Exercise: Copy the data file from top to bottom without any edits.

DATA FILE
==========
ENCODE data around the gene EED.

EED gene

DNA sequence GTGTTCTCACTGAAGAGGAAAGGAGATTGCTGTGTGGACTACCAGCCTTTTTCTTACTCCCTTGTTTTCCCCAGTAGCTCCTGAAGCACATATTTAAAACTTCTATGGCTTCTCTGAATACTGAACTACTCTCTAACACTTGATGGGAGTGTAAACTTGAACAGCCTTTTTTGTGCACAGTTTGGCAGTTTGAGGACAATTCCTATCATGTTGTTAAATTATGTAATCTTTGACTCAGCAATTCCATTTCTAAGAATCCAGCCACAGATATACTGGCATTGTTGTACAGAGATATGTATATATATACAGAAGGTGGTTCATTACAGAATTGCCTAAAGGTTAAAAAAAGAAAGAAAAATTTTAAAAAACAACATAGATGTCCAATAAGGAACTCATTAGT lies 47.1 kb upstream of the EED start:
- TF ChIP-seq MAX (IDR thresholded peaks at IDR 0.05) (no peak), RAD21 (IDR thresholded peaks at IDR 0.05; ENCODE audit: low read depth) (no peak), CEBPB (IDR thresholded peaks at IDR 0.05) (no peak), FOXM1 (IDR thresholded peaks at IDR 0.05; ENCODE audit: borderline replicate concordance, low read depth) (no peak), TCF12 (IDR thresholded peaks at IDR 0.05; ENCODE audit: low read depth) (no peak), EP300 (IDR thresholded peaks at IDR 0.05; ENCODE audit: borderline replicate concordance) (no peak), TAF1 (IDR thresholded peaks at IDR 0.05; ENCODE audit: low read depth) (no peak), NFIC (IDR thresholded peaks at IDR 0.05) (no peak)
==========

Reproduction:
ENCODE data around the gene EED.

EED gene

DNA sequence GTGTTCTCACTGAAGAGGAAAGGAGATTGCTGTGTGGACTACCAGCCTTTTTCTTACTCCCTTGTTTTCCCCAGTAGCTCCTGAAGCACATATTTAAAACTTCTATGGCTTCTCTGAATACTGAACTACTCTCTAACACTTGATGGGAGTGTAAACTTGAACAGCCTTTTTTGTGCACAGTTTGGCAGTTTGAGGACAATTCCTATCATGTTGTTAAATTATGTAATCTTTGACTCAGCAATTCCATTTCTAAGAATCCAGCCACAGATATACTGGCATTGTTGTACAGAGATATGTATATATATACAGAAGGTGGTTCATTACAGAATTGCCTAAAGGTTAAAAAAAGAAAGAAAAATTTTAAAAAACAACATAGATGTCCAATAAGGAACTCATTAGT lies 47.1 kb upstream of the EED start:
- TF ChIP-seq MAX (IDR thresholded peaks at IDR 0.05) (no peak), RAD21 (IDR thresholded peaks at IDR 0.05; ENCODE audit: low read depth) (no peak), CEBPB (IDR thresholded peaks at IDR 0.05) (no peak), FOXM1 (IDR thresholded peaks at IDR 0.05; ENCODE audit: borderline replicate concordance, low read depth) (no peak), TCF12 (IDR thresholded peaks at IDR 0.05; ENCODE audit: low read depth) (no peak), EP300 (IDR thresholded peaks at IDR 0.05; ENCODE audit: borderline replicate concordance) (no peak), TAF1 (IDR thresholded peaks at IDR 0.05; ENCODE audit: low read depth) (no peak), NFIC (IDR thresholded peaks at IDR 0.05) (no peak)